Megan Rust knows if you want something done right, you have to do it yourself. She first realized this when recovering from an injury, then again when looking for a horse and finally when she looked for a helmet that combined the protection of a crash helmet with the elegance of a top hat.
In 1984, Rust was run over by a forklift at a job site and suffered a head injury that sent her into a three-week coma. On waking up, “I had to learn how to talk and walk again,” she says. Healthy today at 51, Rust concentrates on what she loves most: horses. But, she is determined not to jeopardize her hard-won independence by riding with an unprotected head. There is no such thing as being too careful. “I think it’s really important for riders to wear safety helmets in all disciplines,” she says.
Rust rode as a child, and after a 30-year hiatus, she returned to the horse world to try her hand at dressage. She knew she would need a special horse to reach her goal of eventually riding the Grand Prix. She was smitten with the Lusitano breed but had trouble finding the perfect horse. “I thought, well, if I can’t find one, I’m going to have to make my own.” So she bought a yearling and started training the now 4-year-old this summer at her farm in Washington state. With shows on the horizon, Rust knew she had to figure out a way to protect her head without sacrificing traditional dressage attire. Safety helmets are acceptable at any level, but “I didn’t want to handicap my horse by wearing a helmet,” says Rust, fearing a judge would think her horse was unruly. So she began to search for a different type of protective headgear: a top-hat helmet.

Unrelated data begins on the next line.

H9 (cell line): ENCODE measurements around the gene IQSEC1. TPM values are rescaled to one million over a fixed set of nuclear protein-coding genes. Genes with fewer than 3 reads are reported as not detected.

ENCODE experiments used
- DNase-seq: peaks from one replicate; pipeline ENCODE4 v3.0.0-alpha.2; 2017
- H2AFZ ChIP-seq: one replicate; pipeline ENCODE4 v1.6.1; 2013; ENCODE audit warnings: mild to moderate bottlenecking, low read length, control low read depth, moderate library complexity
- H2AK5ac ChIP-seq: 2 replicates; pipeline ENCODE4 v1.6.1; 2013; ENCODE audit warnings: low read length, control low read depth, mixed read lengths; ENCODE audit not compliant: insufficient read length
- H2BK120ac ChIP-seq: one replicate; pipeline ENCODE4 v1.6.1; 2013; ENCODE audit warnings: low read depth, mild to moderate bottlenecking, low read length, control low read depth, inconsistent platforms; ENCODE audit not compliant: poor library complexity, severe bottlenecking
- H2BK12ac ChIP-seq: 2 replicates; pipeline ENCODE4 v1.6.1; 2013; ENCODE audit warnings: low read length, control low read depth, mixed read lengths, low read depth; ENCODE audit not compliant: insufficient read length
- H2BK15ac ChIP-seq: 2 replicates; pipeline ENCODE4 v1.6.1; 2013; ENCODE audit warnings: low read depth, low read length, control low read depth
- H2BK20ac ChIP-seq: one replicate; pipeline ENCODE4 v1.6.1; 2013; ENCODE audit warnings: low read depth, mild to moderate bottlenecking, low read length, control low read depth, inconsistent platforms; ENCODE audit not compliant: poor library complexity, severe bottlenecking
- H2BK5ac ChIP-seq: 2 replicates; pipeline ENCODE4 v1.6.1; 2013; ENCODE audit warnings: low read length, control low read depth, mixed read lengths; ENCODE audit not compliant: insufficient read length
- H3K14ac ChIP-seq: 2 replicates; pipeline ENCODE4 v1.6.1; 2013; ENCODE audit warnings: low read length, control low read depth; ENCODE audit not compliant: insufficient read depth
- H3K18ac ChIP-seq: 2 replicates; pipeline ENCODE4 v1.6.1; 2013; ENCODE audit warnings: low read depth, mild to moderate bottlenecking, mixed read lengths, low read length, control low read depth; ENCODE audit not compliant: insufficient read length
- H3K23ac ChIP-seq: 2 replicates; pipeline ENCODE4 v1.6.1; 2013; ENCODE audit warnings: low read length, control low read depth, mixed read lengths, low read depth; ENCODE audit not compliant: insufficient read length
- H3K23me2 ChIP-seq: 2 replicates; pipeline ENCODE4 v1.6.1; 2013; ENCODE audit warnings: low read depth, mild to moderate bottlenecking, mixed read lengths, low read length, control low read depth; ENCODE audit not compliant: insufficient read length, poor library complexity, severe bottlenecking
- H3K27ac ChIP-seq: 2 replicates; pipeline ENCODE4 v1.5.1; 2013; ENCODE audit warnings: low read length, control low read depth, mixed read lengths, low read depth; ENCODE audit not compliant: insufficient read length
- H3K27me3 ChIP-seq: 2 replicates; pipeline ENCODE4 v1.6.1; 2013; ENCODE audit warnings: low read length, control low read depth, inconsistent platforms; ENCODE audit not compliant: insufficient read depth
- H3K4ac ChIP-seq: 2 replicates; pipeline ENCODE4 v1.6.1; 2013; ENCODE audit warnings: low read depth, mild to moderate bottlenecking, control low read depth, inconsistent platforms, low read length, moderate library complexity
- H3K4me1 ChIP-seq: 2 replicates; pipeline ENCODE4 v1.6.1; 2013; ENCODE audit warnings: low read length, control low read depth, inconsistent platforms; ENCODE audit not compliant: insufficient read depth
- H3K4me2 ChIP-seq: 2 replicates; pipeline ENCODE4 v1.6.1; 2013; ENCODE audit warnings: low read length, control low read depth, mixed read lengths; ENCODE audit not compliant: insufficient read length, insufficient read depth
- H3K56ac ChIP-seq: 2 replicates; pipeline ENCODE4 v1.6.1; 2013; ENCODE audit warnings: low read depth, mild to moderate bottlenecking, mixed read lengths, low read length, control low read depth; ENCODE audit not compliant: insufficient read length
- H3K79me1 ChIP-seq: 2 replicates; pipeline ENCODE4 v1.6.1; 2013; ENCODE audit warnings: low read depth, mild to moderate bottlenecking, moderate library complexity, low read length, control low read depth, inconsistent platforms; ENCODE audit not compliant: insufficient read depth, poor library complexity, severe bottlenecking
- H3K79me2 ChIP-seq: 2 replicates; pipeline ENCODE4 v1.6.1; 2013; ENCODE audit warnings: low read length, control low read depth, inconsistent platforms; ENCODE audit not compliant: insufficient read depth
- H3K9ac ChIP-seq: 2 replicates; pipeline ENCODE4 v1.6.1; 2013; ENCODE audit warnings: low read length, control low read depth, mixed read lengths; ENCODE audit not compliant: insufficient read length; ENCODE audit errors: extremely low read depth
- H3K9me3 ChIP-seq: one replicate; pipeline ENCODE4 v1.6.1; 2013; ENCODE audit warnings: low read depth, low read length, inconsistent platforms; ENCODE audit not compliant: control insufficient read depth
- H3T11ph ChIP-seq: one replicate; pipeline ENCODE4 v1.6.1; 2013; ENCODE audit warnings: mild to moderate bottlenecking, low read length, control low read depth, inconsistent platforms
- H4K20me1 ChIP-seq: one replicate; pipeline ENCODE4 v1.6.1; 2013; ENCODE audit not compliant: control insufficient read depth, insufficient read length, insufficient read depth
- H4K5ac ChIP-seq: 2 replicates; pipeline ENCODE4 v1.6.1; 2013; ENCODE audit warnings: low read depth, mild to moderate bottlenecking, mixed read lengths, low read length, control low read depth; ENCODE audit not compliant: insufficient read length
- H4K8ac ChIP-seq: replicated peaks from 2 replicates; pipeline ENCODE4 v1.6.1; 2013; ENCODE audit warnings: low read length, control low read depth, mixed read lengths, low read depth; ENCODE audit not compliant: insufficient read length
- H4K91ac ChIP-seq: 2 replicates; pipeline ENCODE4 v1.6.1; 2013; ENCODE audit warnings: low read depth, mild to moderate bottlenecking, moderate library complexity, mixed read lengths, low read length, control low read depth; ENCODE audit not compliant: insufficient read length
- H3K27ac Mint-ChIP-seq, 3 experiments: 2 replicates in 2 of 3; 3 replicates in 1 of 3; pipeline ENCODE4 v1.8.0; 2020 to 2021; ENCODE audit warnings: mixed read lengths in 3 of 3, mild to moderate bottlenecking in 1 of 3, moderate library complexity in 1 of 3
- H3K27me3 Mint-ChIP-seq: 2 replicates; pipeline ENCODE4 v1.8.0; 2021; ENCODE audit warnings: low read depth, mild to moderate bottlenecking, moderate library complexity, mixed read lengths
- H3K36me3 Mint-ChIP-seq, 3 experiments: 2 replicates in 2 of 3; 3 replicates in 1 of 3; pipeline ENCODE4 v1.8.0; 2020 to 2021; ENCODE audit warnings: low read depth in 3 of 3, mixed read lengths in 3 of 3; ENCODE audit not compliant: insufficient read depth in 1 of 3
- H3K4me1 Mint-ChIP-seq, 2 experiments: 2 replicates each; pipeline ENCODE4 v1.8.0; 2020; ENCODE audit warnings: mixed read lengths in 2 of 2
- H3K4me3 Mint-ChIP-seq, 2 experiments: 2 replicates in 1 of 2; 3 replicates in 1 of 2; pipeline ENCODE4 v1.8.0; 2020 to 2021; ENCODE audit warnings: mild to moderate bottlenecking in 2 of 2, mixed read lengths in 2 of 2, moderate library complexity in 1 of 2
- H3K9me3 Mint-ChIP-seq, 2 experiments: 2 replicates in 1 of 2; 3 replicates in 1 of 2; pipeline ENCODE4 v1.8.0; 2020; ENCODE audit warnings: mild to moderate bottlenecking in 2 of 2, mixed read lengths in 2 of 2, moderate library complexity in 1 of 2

Rust’s first inspiration came when she saw Troxel’s derby helmet, a base helmet with a derby cover fitted over it. The helmet was certified by the American Society for Testing and Materials (ASTM) and Safety Equipment Institute (SEI) approved. She immediately called Troxel to inquire about the concept of using a top hat cover instead of a derby, but they hadn’t had any interest in protective top hats and were not currently making any.
Rust decided the key was to find a company that could make a cover large enough to fit over the base helmet. She contacted the manufacturers of the derby cover in Arizona and commissioned them to make her a top-hat cover with traditional styling. The prototype was not close enough to a top hat for Rust’s liking, so she sent her idea to Baron Hats, a Los Angeles hat maker for the movie industry. They were able to narrow the rim and sharpen the corners, achieving the more traditional look that Rust wanted.
A year after her search began, Rust had her top-hat helmet. It is, of course, larger than a normal top hat. The helmet peeks out below the cover with a visible chin strap.
According to Shay Timms, CEO of Troxel, the thinnest ASTM/SEI approved base helmet can be purchased for $49 (troxelhelmets.com; 800-288-4280).
Mark Mejia, master hatter at Baron Hats, says they can make the cover in four to six weeks. “All our custom hats come with a leather sweat band, silk-satin lining, a lifetime guarantee and a signed and numbered certificate of authenticity,” he says. The price of the cover varies from $500 to $1,200, depending on the materials used and the cost of labor (baronhats.com; 818-563-3025).
Rust thinks her top-hat helmet would appeal to many dressage riders, and she hopes to be able to debut it at upcoming shows. She believes that once people see it, they will realize it is possible to protect their heads without sacrificing looks. “I don’t think riders want to change the status quo,” she says, and she knows that wearing traditional dressage clothing is a rite of passage for many riders. But for Rust the bottom line is safety.